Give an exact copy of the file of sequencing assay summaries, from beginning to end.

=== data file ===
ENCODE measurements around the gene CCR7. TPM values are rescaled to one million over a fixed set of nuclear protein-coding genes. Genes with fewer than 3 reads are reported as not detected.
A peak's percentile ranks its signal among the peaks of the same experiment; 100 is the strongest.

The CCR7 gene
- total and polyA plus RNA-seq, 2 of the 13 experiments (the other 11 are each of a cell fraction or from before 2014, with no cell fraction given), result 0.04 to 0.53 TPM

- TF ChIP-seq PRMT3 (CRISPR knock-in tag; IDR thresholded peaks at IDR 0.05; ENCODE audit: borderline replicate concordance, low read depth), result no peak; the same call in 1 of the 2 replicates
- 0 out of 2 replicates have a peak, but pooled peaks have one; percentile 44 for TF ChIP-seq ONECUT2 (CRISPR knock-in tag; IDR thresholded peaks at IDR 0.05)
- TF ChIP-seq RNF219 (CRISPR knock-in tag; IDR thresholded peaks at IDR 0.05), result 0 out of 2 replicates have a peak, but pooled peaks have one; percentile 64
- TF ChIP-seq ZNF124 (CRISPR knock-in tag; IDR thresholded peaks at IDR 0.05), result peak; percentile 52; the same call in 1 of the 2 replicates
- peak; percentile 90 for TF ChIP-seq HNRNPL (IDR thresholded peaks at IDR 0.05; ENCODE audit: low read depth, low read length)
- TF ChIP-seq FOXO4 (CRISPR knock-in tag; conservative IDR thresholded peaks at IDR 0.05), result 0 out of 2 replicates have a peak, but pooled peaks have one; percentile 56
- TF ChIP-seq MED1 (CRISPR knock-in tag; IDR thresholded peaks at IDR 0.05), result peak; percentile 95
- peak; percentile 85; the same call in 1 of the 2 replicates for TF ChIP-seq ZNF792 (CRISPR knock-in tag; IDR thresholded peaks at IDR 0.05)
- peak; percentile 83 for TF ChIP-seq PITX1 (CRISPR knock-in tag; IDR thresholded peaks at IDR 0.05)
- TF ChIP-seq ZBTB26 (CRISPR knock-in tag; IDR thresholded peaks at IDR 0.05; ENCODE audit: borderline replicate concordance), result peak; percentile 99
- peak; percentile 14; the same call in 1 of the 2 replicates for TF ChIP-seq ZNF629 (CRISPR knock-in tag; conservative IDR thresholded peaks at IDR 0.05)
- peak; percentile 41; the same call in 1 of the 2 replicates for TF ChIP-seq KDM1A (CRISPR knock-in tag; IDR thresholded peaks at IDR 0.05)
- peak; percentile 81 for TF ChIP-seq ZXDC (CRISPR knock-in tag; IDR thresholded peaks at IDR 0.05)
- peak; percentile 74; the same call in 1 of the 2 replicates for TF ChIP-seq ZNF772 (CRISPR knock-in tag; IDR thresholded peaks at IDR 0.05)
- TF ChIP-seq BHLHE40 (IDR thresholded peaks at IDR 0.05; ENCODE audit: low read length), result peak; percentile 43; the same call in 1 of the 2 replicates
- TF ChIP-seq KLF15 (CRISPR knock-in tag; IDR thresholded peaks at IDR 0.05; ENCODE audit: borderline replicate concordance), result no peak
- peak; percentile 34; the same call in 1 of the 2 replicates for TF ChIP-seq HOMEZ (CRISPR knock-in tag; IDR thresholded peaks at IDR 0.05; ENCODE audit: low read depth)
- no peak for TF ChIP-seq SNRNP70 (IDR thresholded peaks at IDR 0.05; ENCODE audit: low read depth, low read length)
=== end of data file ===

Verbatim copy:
ENCODE measurements around the gene CCR7. TPM values are rescaled to one million over a fixed set of nuclear protein-coding genes. Genes with fewer than 3 reads are reported as not detected.
A peak's percentile ranks its signal among the peaks of the same experiment; 100 is the strongest.

The CCR7 gene
- total and polyA plus RNA-seq, 2 of the 13 experiments (the other 11 are each of a cell fraction or from before 2014, with no cell fraction given), result 0.04 to 0.53 TPM

- TF ChIP-seq PRMT3 (CRISPR knock-in tag; IDR thresholded peaks at IDR 0.05; ENCODE audit: borderline replicate concordance, low read depth), result no peak; the same call in 1 of the 2 replicates
- 0 out of 2 replicates have a peak, but pooled peaks have one; percentile 44 for TF ChIP-seq ONECUT2 (CRISPR knock-in tag; IDR thresholded peaks at IDR 0.05)
- TF ChIP-seq RNF219 (CRISPR knock-in tag; IDR thresholded peaks at IDR 0.05), result 0 out of 2 replicates have a peak, but pooled peaks have one; percentile 64
- TF ChIP-seq ZNF124 (CRISPR knock-in tag; IDR thresholded peaks at IDR 0.05), result peak; percentile 52; the same call in 1 of the 2 replicates
- peak; percentile 90 for TF ChIP-seq HNRNPL (IDR thresholded peaks at IDR 0.05; ENCODE audit: low read depth, low read length)
- TF ChIP-seq FOXO4 (CRISPR knock-in tag; conservative IDR thresholded peaks at IDR 0.05), result 0 out of 2 replicates have a peak, but pooled peaks have one; percentile 56
- TF ChIP-seq MED1 (CRISPR knock-in tag; IDR thresholded peaks at IDR 0.05), result peak; percentile 95
- peak; percentile 85; the same call in 1 of the 2 replicates for TF ChIP-seq ZNF792 (CRISPR knock-in tag; IDR thresholded peaks at IDR 0.05)
- peak; percentile 83 for TF ChIP-seq PITX1 (CRISPR knock-in tag; IDR thresholded peaks at IDR 0.05)
- TF ChIP-seq ZBTB26 (CRISPR knock-in tag; IDR thresholded peaks at IDR 0.05; ENCODE audit: borderline replicate concordance), result peak; percentile 99
- peak; percentile 14; the same call in 1 of the 2 replicates for TF ChIP-seq ZNF629 (CRISPR knock-in tag; conservative IDR thresholded peaks at IDR 0.05)
- peak; percentile 41; the same call in 1 of the 2 replicates for TF ChIP-seq KDM1A (CRISPR knock-in tag; IDR thresholded peaks at IDR 0.05)
- peak; percentile 81 for TF ChIP-seq ZXDC (CRISPR knock-in tag; IDR thresholded peaks at IDR 0.05)
- peak; percentile 74; the same call in 1 of the 2 replicates for TF ChIP-seq ZNF772 (CRISPR knock-in tag; IDR thresholded peaks at IDR 0.05)
- TF ChIP-seq BHLHE40 (IDR thresholded peaks at IDR 0.05; ENCODE audit: low read length), result peak; percentile 43; the same call in 1 of the 2 replicates
- TF ChIP-seq KLF15 (CRISPR knock-in tag; IDR thresholded peaks at IDR 0.05; ENCODE audit: borderline replicate concordance), result no peak
- peak; percentile 34; the same call in 1 of the 2 replicates for TF ChIP-seq HOMEZ (CRISPR knock-in tag; IDR thresholded peaks at IDR 0.05; ENCODE audit: low read depth)
- no peak for TF ChIP-seq SNRNP70 (IDR thresholded peaks at IDR 0.05; ENCODE audit: low read depth, low read length)